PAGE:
In the late 1990s, minimalism in home décor was all the rage in England—at least that’s what we read in the newspapers at the time. Minimalist homes were clean, cleaner, cleanest! They were calm, uncluttered. Any decoration not strictly necessary for function was not allowed.
Minimalism is not my style, because I like decoration and stuff within easy reach. But I can see the attraction. It’s so full of potential—lots of surfaces to fill with books, paper, pens, vases, coffee cups.
For all the functional trendiness of minimalism, I feel that human eyes crave variation and decoration. So here’s a wall hanging all about how we may enjoy the starkness of minimalism for a while, and what happens next. Its title is Evolution of Minimalism.
In the beginning, we have the most minimal nine-patch ever. Sewn with patches of the exact same plain fabric, it is totally uncluttered. It’s so calming, so clean, so…
…so, well, boring. Hey, could we vary the color a little? Just to give it some interest?
That helped. A contrasting color would perk it up even more. But don’t worry, we can hold on to our minimalist roots by using the original colors.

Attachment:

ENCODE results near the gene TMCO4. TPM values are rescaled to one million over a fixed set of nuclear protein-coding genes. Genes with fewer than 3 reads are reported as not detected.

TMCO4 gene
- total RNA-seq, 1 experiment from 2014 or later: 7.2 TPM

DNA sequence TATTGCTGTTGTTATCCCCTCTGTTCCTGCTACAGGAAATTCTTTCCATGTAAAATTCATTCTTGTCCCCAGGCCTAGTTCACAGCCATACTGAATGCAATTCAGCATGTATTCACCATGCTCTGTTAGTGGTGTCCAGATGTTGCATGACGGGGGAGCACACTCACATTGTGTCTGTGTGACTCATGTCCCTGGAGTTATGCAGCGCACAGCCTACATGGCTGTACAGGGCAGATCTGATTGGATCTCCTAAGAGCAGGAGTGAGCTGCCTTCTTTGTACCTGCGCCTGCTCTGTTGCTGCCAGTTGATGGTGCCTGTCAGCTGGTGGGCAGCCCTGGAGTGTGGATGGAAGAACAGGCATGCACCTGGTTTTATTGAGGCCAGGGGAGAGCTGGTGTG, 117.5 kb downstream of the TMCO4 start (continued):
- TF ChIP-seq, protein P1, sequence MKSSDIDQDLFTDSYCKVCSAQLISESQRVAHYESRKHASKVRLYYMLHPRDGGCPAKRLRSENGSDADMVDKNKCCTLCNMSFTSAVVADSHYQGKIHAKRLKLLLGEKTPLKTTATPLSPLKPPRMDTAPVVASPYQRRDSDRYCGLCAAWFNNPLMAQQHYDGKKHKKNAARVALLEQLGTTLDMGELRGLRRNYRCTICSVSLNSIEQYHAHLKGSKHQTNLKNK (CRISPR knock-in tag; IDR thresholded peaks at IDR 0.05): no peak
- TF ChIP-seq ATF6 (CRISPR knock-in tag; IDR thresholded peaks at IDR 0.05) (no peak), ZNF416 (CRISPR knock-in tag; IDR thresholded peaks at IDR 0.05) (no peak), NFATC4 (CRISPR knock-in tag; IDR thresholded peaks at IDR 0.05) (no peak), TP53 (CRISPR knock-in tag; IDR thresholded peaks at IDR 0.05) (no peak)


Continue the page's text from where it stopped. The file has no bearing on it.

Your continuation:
Oooo! That squiggly pattern in the middle is kind of fun. It might be even more interesting to have some texture.
Love that single button in the middle, and the mother-of-pearl button fabric! Very subtle, how the pearl button fabric is next to the ocean wave patterned fabric. Clever. If one button is good, four buttons are better.
The nine-patch is getting kind of old. Whoa—this log cabin block is perfect.
Do you sense a tipping point? The log cabin is turning into a log pentagon. Do I see some red? Woo hoo!
Colors and buttons and flowers are busting out all over!
This is great! Lots of color! Lots of pattern! Lots of texture! It’s wonderful!
Wow. All this stuff is wearing me out, making me tired. Let’s clean up all this clutter and get back to basics. We’re going back to the beginning.
And so the natural evolution of minimalism goes.
It’s all coded in the DNA.